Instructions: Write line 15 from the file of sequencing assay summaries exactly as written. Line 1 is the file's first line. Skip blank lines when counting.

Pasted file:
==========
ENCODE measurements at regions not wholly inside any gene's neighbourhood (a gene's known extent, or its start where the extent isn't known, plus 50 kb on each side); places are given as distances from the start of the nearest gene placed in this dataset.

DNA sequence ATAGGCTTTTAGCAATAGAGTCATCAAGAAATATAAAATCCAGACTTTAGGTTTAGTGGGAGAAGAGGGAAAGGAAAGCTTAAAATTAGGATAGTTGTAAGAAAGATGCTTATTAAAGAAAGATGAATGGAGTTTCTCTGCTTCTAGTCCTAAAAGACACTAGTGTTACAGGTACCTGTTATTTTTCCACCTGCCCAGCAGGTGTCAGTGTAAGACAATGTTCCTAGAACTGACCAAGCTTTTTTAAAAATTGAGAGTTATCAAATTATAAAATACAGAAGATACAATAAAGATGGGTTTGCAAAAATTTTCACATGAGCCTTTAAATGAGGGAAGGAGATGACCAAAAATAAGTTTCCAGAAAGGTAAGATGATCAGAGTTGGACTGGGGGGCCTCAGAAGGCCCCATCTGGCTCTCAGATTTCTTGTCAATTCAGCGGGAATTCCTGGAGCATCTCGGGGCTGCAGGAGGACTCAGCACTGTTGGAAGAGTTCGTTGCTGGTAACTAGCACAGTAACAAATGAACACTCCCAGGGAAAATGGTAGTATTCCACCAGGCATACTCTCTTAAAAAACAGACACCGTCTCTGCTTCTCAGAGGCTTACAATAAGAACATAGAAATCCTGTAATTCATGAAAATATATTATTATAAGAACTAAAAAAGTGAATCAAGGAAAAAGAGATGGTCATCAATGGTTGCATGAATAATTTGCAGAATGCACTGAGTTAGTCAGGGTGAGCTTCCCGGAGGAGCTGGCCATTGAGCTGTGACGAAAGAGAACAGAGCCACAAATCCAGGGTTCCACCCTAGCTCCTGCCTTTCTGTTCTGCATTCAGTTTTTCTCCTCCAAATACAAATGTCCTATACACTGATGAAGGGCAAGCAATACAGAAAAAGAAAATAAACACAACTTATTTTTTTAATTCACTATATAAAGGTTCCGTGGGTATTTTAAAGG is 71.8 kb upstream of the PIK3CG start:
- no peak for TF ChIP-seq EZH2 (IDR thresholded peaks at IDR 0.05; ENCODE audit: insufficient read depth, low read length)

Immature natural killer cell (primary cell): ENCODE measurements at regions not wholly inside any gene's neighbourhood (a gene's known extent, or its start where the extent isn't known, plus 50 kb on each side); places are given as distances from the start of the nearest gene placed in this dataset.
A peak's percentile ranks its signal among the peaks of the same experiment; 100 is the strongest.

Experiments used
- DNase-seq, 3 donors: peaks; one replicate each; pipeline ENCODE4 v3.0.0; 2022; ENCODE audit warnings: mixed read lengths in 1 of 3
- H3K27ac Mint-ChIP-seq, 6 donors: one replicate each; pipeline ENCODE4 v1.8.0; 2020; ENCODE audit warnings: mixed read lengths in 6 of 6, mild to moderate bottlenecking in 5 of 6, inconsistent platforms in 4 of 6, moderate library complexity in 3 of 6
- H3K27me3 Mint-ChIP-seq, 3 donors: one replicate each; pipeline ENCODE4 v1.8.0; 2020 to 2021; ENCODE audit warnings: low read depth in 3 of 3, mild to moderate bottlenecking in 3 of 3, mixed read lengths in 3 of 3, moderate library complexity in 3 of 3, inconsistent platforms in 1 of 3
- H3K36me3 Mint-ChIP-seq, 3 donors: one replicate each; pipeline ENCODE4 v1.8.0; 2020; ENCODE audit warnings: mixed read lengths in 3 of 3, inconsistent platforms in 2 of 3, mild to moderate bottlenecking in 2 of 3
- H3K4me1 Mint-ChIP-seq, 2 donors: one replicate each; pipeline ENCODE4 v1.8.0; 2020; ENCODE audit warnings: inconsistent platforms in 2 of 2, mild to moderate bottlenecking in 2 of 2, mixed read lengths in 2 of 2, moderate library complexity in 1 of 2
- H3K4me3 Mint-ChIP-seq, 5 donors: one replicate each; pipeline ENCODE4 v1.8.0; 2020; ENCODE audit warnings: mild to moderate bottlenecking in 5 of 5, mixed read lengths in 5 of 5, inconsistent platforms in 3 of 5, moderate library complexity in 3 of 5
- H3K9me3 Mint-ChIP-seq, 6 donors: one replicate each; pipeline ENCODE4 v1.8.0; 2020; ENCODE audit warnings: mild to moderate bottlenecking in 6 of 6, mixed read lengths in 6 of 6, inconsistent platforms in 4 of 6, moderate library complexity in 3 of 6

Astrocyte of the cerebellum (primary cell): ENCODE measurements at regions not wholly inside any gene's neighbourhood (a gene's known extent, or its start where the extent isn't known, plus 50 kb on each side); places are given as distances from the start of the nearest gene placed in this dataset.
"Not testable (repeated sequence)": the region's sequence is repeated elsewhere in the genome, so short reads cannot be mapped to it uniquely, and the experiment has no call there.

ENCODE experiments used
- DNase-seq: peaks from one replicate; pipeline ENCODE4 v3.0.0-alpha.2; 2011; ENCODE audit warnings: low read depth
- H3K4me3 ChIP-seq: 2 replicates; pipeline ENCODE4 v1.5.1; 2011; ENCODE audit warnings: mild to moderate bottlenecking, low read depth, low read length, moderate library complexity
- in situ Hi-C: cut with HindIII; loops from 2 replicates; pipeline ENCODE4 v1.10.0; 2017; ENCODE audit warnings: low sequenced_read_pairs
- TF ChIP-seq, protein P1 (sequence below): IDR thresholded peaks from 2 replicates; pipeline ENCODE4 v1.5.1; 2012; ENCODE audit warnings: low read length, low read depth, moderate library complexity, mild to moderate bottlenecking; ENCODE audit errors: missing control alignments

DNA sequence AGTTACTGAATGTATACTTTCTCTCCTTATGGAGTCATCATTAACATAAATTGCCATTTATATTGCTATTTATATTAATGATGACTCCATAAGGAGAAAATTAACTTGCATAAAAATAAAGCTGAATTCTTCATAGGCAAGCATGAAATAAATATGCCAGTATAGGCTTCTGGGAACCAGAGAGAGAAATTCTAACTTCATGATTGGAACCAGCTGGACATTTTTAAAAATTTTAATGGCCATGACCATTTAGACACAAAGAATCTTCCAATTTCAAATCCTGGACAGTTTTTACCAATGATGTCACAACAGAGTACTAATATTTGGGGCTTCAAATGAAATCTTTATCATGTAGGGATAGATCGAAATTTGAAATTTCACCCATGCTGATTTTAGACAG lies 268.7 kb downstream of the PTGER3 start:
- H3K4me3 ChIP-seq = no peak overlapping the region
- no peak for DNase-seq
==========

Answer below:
"Not testable (repeated sequence)": the region's sequence is repeated elsewhere in the genome, so short reads cannot be mapped to it uniquely, and the experiment has no call there.